VICSES recognises ten-year anniversary of devastating La Nina floods

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VICSES recognises ten-year anniversary of devastating La Nina floods

Published 14/01/2021

Ten years after La Nina generated flooding caused $1.3 billion damage, the Victoria State Emergency Service (VICSES) has reflected on the devastating impacts and powerful stories from those that responded.

Between September 2010 and February 2011, 70 out of 79 local government areas experienced flooding or storm damage. This equated to 1,500+ flood watches and warnings and over 34,000 calls for help to SES.

While some areas saw widespread flooding occur two or three times in less than four months, other towns experienced this four times, including Charlton, Echuca, Horsham, and Kerang. 

Staggering rainfall of 100-300mm was seen between 9 and 15 January 2011, affecting two-thirds of the state. Areas in north east and central region also saw significant flood events between September and December, 2010, while Melbourne and the Mallee were impacted most in February, 2011.

The natural disaster saw a protracted psychological toll on communities and individuals, representing 56,791 insurance claims.

While VICSES did an outstanding job in this time, significant improvements have been made since, with senior staff and volunteers in the organisation reflecting on what their role was, and how things are done, ten years on. 

"I was new to VICSES a decade ago, and the experience of the 2010 and 2011 floods will stay with me forever," said Rochester unit controller Judith Gledhill.

"I remember the phones ringing off the hook, the town of Rochester split in half by floodwater, and nobody having the use of their showers or toilets in that time."

VICSES’ mid-west Regional Manager Stephen Warren acted as a incident Controller during the 2010/2011 floods, and believes that very important key lessons were learned.

"VICSES has learned so much from the 2010/11 floods. Giving affected communities adequate warnings, and involving them in decisions that will impact their properties, are critical things we apply during serious incidents now."

Mr Warren recalled some of the specific impacts in his region.

"Some towns in the Wimmera, including Horsham, were split down the middle – but thanks to VICSES flood studies it was predictable and manageable," he said.

"Other areas did not have completed studies so impacts were difficult to manage. Unfortunately, several towns back then were completely flooded with little or no warning."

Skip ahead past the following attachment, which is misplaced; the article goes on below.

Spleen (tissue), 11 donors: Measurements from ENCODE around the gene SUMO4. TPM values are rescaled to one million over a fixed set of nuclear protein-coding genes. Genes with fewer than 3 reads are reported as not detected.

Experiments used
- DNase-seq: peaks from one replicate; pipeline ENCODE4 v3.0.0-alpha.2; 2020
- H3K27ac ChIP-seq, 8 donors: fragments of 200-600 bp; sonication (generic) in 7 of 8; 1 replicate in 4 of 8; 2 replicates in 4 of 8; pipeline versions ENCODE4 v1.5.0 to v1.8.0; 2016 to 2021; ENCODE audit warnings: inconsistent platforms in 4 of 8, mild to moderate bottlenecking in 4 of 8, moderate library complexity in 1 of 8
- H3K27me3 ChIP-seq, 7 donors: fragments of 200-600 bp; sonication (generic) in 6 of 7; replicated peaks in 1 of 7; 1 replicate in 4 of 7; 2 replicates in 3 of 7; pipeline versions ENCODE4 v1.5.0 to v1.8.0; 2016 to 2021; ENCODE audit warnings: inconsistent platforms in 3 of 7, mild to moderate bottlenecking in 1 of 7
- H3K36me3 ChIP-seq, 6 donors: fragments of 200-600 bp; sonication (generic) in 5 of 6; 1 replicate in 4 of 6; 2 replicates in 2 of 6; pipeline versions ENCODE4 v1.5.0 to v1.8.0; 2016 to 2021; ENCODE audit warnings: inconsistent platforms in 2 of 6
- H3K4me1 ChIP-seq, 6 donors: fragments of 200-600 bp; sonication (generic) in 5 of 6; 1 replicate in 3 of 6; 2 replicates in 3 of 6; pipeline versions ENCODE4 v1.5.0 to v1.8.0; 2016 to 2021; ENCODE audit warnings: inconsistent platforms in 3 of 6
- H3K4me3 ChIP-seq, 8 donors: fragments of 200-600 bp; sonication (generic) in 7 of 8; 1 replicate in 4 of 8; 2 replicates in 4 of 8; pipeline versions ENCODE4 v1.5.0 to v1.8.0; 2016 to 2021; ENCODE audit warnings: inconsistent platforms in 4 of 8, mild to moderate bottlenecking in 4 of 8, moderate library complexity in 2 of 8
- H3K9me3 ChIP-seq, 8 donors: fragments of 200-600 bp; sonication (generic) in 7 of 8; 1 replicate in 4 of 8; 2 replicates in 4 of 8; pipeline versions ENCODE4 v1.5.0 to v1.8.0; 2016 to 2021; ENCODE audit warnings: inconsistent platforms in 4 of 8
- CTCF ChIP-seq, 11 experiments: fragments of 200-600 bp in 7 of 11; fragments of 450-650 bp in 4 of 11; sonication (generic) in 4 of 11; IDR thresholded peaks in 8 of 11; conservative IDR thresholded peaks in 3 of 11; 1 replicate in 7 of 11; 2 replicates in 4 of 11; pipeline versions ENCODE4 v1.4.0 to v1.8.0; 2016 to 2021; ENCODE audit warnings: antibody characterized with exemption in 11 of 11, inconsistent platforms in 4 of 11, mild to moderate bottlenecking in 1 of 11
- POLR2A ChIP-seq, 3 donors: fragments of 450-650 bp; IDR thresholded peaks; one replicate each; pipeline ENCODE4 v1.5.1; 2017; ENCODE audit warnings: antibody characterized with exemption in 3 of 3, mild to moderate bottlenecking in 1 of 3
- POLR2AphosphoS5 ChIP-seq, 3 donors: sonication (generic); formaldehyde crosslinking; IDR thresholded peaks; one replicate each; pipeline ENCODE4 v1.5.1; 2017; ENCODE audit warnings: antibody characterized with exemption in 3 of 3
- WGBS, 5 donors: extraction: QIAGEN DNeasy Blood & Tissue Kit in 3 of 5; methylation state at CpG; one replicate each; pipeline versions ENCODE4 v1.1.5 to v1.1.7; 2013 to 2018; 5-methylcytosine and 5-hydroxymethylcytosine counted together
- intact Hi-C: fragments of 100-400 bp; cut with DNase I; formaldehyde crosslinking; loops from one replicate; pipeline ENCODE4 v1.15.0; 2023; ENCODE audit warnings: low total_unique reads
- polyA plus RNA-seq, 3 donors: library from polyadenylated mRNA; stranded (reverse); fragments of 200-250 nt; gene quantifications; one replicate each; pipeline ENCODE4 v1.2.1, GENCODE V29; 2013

Current north east Regional Manager Keith O’Brien was also Incident controller, and maintains that despite the devastating impacts, there were still some positives to come out of the experience.

"It was a significant challenge at VICSES in terms of capacity, however we had fantastic support from other agencies. All volunteers and staff that took part were incredible, and gave greater than 100% effort.

Communities across the state banded together during what was a devastating time for thousands of locals, farmers, and businesses. In addition to emergency services, it was residents who made an enormous difference," he said.

Emergency Management Commissioner Andrew Crisp has also weighed in on the ten-year anniversary.

"In the decade since the 2011 record floods in central Victoria, we’ve learnt a lot and made significant improvements to our emergency flood response to ensure the safety of at-risk communities," he said.

"The emergency management sector is committed to continuous enhancements in ensuring Victoria has the best emergency preparedness and response to keep the community safe."

VICSES members who are experiencing distress or traumatic memories relating to the 2010/2011 floods are encouraged to contact Peer Support.

"An event like this can have an impact on the SES members who were involved in trying to save their towns and in some cases their own homes," said a Peer Support spokesperson.

"It is normal that you may be reminded of the hardship endured especially if there is some unresolved grief or losses."

Below are the key contact numbers for VICSES support:

Peer Support: 1800 899 927
Converge (EAP):1800 687 327
Request a call back from the Mental Health and Well-being Team via email:

Volunteers and the general public can also contact:

LifeLine: 13 11 14
Beyond Blue: 1300 22 4636

Images: Kerang, Rochester, Horsham, Charlton, Echuca (VICSES) as well as state-wide map (Victorian Emergency Services Commissioner).